Last December, I got to be a part of something really special. I got a chance to deliver the commencement address for Morgan State University’s Class of 2018 graduates. Morgan State is an iconic and shining example of what HBCUs have embodied in this country for more than one hundred years: higher education opportunities that open doors for Black students and cultivate leaders who fight for equality, justice, and opportunity.

HBCUs have made invaluable contributions to the fabric of this nation, but for far too long we have failed these schools and their students. We need to call out the history of discrimination of why that is and honor the role HBCUs have played in our country. And that means really investing in these institutions — the way we should have been for generations. For decades, Black Americans were kept out of higher education because of government-sponsored discrimination. At the same time, the federal government and state governments shoveled money into colleges that served almost exclusively white students. With the financial help of Black churches, communities, and leaders, HBCUs aimed to fill that void and educate generations of Black students, often the first in their families to go to college.

But it’s always been an uphill climb. These institutions have never had the same type of access to public funds like other schools, and the persistent racial wealth gap in our country has meant they don’t have the consistent support of rich alumni who can write big checks for big endowments. HBCUs have always had to do more with less — and as a result, many are in danger of closing or have already shuttered their doors.

We can’t fix this by nibbling around the edges. That’s why I have a plan to invest a minimum of $50 billion in HBCUs and Minority Serving Institutions (MSIs). The Department of Education would have the power to automatically increase that funding as needed to make sure HBCUs can spend the same amount per student as other colleges. Colleges can choose what they want to do with that money — provide free tuition for students, invest in new facilities, hire new faculty, or serve more students.

We’re going to pay for this historical investment with my ultra-millionaire tax, which is a small 2% tax on fortunes over $50 million — affecting just about the 75,000 wealthiest families in America. The ultra-millionaire tax also covers the cost of the rest of my higher education plan, which includes student debt cancellation of up to $50,000 for 42 million Americans, free two-year and four-year public college, and a $100 billion investment in Pell Grants to cover non-tuition costs like room and board. Experts found my debt cancellation plan would help close the racial wealth gap by substantially increasing Black and Latinx wealth.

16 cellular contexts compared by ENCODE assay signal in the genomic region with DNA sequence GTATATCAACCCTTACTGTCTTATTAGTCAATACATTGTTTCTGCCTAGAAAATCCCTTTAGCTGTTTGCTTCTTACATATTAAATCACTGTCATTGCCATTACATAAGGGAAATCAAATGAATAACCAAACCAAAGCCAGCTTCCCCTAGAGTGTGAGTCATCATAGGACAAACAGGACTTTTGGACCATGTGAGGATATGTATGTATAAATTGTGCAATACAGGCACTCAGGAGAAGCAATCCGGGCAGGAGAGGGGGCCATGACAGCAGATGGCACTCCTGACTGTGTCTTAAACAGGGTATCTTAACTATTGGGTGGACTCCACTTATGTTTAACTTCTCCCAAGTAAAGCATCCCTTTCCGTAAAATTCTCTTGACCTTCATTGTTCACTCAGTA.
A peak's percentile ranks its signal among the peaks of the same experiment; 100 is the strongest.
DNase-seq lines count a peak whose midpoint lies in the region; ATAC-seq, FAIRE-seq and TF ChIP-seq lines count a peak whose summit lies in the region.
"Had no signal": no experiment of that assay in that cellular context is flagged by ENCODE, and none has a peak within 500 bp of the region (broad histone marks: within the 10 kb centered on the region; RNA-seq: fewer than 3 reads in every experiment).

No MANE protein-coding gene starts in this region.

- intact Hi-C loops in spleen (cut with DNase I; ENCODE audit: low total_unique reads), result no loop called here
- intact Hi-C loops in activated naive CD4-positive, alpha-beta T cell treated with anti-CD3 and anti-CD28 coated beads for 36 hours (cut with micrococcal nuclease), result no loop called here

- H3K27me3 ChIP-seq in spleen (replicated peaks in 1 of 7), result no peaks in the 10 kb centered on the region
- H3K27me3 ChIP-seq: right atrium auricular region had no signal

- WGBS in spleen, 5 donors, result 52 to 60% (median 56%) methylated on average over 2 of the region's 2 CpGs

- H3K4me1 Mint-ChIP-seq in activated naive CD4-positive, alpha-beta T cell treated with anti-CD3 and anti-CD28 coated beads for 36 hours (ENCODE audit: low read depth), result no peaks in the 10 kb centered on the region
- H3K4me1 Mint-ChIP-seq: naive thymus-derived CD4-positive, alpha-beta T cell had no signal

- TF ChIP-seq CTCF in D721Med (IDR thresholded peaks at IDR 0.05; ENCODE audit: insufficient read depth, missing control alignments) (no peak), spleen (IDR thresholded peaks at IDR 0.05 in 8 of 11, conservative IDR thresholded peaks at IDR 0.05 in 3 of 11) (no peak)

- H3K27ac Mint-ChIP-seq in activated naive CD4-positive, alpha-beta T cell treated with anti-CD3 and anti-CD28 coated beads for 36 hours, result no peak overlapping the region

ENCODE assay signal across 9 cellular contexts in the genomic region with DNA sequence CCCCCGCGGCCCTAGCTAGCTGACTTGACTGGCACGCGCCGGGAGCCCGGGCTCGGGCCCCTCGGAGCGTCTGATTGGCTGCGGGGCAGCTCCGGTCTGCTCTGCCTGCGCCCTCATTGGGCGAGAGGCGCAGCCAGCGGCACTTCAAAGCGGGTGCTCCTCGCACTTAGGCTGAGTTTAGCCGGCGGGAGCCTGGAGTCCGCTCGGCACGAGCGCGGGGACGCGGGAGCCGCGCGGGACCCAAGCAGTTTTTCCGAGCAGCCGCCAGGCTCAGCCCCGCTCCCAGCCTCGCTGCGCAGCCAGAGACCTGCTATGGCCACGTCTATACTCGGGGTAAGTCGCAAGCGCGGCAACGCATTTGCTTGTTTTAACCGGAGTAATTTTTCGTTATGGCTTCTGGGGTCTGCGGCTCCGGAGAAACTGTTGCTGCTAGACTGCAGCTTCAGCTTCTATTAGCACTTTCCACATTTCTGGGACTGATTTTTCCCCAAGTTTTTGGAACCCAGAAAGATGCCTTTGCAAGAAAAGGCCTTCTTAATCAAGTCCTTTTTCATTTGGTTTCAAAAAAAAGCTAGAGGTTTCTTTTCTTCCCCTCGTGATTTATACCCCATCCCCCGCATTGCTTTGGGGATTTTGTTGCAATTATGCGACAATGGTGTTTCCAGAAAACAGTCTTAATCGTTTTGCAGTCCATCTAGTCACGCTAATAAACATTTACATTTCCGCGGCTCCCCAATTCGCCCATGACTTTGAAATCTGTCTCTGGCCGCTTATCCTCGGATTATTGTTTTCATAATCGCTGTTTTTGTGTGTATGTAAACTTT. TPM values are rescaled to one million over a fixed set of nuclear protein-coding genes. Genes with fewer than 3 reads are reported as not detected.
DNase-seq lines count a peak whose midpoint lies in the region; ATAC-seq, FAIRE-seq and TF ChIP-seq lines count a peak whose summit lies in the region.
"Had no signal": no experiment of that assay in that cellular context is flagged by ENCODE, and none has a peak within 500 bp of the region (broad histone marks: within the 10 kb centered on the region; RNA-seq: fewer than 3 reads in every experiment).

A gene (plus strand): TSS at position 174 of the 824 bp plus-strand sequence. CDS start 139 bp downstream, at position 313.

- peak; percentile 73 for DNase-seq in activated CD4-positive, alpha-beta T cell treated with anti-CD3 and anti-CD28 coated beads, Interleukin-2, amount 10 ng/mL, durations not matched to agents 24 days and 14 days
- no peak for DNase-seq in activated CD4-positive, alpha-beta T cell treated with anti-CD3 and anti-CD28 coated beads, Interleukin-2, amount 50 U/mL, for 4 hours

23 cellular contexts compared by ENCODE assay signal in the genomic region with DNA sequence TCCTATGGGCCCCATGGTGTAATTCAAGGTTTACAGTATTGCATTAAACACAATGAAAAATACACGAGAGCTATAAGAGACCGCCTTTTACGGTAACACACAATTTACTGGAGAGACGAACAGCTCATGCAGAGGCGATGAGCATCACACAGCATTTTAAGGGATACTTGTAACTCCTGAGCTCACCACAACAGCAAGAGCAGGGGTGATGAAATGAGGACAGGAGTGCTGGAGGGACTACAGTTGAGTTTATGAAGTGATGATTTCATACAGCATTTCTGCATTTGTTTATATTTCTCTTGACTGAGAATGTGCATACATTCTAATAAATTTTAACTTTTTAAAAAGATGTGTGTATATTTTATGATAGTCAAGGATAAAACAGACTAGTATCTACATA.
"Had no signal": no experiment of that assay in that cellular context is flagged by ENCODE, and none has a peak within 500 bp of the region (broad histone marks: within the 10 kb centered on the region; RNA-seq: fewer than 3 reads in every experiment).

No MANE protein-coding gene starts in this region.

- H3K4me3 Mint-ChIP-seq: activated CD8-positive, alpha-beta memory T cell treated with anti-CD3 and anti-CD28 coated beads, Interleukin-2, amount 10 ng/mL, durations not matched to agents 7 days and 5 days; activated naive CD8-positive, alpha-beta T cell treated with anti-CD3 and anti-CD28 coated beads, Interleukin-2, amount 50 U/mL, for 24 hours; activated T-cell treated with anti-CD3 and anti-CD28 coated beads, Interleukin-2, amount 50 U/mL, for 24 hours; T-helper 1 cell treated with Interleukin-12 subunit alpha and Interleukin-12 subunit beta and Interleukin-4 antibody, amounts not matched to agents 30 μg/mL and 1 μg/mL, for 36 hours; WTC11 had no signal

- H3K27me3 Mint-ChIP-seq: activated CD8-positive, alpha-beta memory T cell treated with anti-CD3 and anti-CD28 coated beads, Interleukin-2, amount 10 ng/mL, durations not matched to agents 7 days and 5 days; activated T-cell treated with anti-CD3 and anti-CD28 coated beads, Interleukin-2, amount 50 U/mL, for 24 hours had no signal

This proposal also includes some other pieces. It permits private HBCUs and MSIs to opt into the federal free-tuition program available to public colleges. It creates financial incentives for states to improve enrollment and completion rates for lower-income and students of color. It cuts off for-profit colleges from federal money so they can no longer use taxpayer dollars to enrich themselves while preying on lower-income students, service members, and students of color. It requires public colleges to submit an annual equity audit and removes artificial barriers to college by barring colleges from considering an applicant’s citizenship status or criminal history.

We’re facing a crisis and we have only been scratching the surface. Higher education opened a million doors for me. Growing up, I always wanted to be a teacher. But for that, you needed a degree and for a degree, you needed money my family didn’t have. I managed to get a scholarship but then the first boy I ever dated asked me to marry him. I dropped out of college, sewed a wedding gown, and walked down the aisle at nineteen. I took a job answering phones and I thought that was it for my dream of being a teacher. But then I got my second chance with a commuter college that cost $50 a semester that I could afford on a part-time waitressing gig. My daddy ended up as a janitor but I got to be a public school teacher, a law professor, a United States senator, and now a candidate for president.

That kind of chance doesn’t exist right now — and I’m in this fight to create an opportunity for every kid. My plan will address the historical injustices in American education and ensure that opportunities are fairly available to everyone.